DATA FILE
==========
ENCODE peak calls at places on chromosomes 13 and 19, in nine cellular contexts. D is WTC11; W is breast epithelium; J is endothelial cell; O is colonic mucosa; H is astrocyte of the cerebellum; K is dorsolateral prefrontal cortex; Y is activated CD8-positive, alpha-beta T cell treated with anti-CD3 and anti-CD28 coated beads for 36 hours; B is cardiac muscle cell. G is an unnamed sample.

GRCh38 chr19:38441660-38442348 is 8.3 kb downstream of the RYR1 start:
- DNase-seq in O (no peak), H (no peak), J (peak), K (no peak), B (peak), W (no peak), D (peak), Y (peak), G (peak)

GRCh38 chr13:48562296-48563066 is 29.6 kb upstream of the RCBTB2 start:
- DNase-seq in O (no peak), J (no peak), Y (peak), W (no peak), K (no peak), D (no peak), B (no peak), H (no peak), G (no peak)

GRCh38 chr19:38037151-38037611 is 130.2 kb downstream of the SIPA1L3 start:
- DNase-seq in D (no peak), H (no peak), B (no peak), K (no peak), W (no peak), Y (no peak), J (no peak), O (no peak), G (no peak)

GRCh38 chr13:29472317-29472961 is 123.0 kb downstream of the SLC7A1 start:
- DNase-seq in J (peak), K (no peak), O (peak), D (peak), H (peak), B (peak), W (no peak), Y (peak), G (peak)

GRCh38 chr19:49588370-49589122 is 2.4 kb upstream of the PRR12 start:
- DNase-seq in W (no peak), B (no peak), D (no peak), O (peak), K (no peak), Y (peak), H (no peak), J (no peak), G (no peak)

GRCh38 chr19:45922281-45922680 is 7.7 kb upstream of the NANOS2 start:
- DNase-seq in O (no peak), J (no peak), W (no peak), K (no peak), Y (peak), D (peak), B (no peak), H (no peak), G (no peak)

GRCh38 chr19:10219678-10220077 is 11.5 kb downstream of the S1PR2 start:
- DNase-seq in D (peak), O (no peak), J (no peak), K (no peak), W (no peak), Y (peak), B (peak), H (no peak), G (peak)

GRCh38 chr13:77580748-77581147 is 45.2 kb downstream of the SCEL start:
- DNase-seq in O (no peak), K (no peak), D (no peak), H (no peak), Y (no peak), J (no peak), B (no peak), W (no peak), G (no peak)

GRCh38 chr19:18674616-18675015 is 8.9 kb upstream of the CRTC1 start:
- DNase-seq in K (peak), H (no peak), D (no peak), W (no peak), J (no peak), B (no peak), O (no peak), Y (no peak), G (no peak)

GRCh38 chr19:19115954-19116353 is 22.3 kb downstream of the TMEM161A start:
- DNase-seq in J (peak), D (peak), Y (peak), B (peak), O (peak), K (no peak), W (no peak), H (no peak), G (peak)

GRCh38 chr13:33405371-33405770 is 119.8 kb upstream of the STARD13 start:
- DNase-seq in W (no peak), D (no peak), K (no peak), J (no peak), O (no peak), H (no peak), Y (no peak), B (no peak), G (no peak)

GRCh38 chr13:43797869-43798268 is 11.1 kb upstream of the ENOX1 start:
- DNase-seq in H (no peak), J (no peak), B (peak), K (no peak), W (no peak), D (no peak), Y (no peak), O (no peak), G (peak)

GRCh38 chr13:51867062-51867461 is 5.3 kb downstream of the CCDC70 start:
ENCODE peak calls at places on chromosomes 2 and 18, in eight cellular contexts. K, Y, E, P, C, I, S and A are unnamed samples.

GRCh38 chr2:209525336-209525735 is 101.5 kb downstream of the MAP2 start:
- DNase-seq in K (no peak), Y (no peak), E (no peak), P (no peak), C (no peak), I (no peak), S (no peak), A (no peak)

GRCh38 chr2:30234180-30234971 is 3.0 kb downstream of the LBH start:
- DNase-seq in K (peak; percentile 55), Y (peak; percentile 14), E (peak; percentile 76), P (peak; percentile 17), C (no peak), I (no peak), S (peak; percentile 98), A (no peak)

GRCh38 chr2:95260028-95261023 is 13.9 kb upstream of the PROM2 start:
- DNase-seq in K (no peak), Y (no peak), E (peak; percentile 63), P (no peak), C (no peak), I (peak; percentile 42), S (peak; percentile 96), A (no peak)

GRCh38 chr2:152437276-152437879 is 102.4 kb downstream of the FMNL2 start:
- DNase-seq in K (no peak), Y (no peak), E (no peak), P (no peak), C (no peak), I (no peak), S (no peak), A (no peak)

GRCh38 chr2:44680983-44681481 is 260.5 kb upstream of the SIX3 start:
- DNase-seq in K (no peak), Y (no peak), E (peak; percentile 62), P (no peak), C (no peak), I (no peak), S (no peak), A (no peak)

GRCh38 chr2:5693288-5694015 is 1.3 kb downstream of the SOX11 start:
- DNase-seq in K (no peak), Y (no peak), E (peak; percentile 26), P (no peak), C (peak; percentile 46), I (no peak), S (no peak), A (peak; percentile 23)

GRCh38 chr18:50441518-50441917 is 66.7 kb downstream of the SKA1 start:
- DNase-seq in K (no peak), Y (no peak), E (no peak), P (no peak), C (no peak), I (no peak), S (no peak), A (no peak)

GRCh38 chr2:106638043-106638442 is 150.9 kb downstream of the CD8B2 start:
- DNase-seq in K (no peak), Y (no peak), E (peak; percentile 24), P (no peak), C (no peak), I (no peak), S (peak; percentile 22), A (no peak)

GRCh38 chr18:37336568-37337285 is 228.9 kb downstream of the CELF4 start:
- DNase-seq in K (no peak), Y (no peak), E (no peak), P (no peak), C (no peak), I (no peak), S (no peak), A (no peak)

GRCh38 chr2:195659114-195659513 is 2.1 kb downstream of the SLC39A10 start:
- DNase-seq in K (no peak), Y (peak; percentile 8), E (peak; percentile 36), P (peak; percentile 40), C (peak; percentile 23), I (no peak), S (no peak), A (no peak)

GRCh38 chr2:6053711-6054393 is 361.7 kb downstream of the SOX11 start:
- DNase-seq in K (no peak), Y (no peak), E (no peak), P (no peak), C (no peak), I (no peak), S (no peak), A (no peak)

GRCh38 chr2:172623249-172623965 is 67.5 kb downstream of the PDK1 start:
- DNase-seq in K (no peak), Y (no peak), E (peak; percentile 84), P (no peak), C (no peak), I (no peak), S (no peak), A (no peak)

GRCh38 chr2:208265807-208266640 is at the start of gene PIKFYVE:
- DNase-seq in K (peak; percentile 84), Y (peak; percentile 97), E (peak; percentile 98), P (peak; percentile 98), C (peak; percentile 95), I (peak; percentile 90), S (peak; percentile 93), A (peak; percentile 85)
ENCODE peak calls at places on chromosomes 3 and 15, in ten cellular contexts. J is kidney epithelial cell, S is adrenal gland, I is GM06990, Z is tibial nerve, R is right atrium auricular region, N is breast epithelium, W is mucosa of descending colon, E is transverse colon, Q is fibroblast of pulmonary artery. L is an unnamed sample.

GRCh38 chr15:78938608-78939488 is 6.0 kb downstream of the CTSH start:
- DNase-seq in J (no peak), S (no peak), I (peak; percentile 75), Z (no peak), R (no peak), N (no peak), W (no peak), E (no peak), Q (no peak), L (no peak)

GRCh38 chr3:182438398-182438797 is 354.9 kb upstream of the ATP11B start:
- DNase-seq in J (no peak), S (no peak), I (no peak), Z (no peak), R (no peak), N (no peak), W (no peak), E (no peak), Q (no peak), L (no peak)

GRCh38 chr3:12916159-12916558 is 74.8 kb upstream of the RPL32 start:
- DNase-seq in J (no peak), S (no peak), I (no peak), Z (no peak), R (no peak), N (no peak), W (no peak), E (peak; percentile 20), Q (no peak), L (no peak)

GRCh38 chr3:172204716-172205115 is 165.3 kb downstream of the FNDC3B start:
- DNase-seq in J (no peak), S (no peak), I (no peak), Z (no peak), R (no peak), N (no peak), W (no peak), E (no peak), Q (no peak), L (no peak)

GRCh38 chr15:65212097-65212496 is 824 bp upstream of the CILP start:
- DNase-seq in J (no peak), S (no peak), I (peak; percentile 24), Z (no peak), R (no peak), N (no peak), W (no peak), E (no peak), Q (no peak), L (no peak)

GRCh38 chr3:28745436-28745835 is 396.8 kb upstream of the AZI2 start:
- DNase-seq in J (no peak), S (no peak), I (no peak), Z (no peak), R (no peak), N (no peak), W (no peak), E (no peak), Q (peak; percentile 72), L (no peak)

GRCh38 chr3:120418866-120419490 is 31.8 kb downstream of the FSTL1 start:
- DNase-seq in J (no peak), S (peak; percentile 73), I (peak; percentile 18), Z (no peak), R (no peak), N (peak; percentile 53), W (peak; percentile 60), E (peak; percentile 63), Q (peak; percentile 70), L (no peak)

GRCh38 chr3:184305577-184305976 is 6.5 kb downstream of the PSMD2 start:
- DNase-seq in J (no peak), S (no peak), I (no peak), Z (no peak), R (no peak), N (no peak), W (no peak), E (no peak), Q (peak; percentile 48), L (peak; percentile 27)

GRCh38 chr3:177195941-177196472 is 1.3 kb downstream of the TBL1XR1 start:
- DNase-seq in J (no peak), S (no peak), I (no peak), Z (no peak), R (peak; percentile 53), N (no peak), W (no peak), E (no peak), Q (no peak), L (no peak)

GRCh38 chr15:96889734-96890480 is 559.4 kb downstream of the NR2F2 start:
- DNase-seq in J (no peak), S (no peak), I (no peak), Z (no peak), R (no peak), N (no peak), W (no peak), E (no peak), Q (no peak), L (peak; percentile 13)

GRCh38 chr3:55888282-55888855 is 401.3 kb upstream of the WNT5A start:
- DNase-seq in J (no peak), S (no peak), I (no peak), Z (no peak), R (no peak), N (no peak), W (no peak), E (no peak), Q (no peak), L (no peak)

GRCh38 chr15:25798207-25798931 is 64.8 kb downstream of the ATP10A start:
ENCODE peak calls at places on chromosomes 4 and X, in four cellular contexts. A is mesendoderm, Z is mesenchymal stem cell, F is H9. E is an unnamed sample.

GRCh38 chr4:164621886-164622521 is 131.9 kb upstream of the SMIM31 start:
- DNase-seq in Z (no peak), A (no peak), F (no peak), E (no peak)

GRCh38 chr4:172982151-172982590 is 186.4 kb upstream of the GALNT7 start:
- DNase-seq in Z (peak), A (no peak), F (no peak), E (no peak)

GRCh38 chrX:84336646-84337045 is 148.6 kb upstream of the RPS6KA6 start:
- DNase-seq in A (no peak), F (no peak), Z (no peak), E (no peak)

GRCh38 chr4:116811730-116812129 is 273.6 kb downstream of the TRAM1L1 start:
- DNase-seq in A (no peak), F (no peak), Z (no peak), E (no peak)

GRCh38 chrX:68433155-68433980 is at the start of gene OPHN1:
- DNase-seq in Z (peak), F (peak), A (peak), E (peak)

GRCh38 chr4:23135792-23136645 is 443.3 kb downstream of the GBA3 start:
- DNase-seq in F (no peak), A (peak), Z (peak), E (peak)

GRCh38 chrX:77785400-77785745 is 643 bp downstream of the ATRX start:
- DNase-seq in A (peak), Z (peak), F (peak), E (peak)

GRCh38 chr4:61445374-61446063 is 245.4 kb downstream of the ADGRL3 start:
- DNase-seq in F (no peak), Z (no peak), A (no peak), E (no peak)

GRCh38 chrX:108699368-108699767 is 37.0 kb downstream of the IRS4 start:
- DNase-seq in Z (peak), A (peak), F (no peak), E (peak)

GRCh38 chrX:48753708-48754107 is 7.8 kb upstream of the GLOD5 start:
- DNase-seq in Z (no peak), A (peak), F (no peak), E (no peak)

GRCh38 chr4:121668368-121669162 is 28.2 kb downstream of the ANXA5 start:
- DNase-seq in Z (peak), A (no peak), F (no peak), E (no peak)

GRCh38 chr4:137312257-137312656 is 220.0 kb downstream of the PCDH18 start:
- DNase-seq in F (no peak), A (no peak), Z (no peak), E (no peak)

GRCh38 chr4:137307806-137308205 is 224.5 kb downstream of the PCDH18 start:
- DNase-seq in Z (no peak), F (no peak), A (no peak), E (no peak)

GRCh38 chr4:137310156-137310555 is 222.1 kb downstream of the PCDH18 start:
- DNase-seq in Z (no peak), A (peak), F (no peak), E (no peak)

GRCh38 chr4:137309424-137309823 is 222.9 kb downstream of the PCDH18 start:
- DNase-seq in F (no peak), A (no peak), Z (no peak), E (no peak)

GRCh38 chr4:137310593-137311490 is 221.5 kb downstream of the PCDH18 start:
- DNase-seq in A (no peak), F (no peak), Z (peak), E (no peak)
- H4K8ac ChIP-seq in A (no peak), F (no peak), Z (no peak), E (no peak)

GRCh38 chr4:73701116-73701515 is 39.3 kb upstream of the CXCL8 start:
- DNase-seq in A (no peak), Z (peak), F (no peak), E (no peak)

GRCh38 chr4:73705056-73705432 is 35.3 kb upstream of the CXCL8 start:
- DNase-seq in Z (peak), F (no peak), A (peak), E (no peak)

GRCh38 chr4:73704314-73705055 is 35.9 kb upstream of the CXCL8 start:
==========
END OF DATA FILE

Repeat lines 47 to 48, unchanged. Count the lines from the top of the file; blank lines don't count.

- DNase-seq in K (no peak), Y (peak; percentile 8), E (peak; percentile 36), P (peak; percentile 40), C (peak; percentile 23), I (no peak), S (no peak), A (no peak)

GRCh38 chr2:6053711-6054393 is 361.7 kb downstream of the SOX11 start: